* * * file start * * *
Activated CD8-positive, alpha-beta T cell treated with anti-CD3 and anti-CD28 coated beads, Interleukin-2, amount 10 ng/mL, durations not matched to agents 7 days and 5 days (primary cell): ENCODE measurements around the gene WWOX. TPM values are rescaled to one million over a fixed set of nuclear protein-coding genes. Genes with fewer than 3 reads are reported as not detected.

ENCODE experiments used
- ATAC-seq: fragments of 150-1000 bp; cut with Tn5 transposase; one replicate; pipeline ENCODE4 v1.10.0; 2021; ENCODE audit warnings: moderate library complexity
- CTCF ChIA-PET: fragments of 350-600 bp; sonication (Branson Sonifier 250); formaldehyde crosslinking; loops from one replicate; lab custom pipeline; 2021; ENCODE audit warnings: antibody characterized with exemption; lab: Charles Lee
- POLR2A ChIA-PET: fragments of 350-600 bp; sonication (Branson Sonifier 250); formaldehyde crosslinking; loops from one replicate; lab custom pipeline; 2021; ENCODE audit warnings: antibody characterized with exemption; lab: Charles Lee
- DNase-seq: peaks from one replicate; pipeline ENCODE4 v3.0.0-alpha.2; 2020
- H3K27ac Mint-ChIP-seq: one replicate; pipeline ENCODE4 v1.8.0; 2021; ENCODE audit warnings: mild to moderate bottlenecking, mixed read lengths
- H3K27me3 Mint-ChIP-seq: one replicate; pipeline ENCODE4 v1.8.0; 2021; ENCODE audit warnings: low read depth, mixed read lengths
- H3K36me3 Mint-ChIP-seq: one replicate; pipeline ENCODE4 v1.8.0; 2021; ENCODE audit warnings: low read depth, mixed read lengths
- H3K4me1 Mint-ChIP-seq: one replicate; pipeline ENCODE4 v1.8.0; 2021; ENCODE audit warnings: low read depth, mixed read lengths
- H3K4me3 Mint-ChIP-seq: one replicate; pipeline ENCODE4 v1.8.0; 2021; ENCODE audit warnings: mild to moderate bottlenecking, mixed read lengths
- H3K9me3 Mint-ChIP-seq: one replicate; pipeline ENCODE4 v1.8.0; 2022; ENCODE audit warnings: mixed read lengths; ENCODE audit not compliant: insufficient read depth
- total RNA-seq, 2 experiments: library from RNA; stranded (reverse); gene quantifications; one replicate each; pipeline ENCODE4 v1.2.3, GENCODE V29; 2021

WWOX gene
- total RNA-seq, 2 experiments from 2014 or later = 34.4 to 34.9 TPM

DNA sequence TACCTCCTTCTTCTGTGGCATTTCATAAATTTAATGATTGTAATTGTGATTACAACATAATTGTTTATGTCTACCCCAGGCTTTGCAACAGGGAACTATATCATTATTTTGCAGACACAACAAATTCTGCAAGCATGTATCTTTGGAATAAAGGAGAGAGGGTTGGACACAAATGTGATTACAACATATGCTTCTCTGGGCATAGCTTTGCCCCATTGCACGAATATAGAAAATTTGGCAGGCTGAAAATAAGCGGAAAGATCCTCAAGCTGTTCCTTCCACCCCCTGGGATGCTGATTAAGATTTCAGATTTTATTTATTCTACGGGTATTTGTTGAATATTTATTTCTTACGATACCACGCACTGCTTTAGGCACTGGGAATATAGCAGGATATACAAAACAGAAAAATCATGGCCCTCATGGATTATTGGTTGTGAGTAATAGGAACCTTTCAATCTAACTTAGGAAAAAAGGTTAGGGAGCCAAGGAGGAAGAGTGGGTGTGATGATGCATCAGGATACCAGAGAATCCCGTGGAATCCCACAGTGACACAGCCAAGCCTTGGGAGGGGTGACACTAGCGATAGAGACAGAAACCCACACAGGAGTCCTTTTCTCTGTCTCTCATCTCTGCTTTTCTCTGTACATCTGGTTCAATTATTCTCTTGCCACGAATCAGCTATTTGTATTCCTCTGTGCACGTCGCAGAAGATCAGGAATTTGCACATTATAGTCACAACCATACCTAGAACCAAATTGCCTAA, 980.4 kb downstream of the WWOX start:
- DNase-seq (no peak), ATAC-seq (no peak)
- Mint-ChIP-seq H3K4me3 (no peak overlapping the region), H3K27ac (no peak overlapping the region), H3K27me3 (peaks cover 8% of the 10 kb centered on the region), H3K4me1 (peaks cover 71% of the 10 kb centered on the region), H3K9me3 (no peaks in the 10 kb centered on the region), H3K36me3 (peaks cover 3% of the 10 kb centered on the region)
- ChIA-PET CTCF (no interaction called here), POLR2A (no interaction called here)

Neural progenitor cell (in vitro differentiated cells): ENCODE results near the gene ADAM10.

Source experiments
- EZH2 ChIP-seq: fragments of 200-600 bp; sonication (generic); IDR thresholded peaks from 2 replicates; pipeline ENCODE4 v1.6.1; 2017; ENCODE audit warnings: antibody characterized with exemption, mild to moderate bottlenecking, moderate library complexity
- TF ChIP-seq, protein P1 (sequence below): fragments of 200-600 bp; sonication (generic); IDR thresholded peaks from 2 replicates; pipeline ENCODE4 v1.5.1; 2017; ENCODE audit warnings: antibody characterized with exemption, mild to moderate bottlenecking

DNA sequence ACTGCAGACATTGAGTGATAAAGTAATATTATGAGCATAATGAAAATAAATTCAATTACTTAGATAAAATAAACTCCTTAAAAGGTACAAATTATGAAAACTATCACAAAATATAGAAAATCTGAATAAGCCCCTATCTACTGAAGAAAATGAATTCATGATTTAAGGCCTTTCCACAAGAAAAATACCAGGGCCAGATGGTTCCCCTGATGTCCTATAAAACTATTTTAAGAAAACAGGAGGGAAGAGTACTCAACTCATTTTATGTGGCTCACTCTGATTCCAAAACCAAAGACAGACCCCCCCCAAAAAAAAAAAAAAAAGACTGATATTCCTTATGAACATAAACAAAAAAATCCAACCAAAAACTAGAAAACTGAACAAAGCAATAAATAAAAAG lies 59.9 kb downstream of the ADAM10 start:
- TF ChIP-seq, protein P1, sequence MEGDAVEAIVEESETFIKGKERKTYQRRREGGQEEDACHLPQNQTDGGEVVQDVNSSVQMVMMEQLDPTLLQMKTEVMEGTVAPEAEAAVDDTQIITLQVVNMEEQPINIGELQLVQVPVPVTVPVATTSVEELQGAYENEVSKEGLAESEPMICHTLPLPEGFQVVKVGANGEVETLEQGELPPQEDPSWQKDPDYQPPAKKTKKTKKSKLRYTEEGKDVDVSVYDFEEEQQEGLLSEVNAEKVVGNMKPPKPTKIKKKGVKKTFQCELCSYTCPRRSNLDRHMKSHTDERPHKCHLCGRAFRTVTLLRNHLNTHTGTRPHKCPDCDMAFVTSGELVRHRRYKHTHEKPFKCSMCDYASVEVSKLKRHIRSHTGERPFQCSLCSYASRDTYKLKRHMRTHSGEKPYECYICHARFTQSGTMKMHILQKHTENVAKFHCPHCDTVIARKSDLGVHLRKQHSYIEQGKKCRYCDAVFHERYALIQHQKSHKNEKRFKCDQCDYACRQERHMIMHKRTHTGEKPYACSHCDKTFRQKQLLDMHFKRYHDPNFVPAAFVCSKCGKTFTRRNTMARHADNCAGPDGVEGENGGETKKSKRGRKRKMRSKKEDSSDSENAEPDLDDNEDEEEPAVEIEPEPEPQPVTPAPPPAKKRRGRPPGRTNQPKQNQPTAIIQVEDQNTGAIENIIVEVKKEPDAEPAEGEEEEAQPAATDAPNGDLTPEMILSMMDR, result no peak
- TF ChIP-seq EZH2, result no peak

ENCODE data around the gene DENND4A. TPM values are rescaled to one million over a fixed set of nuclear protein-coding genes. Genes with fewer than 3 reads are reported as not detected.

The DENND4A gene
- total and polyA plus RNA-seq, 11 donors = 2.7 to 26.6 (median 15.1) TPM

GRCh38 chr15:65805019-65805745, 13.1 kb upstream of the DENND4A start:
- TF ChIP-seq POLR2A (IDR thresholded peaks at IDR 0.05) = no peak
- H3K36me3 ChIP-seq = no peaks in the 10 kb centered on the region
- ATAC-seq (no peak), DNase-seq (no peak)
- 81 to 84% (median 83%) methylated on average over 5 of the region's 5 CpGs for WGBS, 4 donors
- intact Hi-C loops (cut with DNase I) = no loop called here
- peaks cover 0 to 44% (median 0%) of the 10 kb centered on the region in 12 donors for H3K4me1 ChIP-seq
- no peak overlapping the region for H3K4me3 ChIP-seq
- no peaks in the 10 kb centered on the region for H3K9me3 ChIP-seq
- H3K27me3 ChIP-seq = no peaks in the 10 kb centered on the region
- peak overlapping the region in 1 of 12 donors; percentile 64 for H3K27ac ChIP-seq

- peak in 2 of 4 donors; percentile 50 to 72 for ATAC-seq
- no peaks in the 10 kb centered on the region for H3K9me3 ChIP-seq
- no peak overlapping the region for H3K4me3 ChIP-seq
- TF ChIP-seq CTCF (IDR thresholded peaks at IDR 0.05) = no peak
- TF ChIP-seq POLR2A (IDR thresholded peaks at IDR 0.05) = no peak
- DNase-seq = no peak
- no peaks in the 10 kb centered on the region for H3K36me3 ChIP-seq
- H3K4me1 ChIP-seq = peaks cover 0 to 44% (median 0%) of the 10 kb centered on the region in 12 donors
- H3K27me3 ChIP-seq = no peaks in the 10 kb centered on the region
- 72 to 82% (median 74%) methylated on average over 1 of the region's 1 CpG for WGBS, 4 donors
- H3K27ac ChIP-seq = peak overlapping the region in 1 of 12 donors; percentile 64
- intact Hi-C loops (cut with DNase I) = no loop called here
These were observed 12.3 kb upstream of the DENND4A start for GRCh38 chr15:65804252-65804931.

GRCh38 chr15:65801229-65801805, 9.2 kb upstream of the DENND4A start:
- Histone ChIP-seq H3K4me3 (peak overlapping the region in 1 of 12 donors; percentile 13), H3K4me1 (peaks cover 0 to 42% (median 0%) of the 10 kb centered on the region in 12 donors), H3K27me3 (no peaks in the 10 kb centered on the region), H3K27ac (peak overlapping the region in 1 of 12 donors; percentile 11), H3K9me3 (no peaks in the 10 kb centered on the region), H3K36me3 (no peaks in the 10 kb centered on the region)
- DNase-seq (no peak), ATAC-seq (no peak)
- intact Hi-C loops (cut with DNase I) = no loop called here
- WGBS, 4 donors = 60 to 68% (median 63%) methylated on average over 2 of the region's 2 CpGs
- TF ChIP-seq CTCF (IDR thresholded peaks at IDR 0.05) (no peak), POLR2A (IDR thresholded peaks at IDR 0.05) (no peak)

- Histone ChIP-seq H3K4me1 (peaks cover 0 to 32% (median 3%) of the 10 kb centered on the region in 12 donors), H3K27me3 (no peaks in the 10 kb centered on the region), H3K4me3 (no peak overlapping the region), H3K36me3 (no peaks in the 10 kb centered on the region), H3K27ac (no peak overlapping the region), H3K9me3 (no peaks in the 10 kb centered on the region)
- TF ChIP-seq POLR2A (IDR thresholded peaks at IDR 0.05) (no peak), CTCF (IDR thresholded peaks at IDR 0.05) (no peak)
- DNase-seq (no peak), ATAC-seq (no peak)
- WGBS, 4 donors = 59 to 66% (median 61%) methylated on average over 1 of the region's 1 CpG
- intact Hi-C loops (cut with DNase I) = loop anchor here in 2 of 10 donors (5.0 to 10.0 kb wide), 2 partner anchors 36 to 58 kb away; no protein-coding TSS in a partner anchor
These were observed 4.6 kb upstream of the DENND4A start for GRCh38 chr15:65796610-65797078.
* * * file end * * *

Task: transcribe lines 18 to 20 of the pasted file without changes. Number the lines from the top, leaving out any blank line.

- Mint-ChIP-seq H3K4me3 (no peak overlapping the region), H3K27ac (no peak overlapping the region), H3K27me3 (peaks cover 8% of the 10 kb centered on the region), H3K4me1 (peaks cover 71% of the 10 kb centered on the region), H3K9me3 (no peaks in the 10 kb centered on the region), H3K36me3 (peaks cover 3% of the 10 kb centered on the region)
- ChIA-PET CTCF (no interaction called here), POLR2A (no interaction called here)

Neural progenitor cell (in vitro differentiated cells): ENCODE results near the gene ADAM10.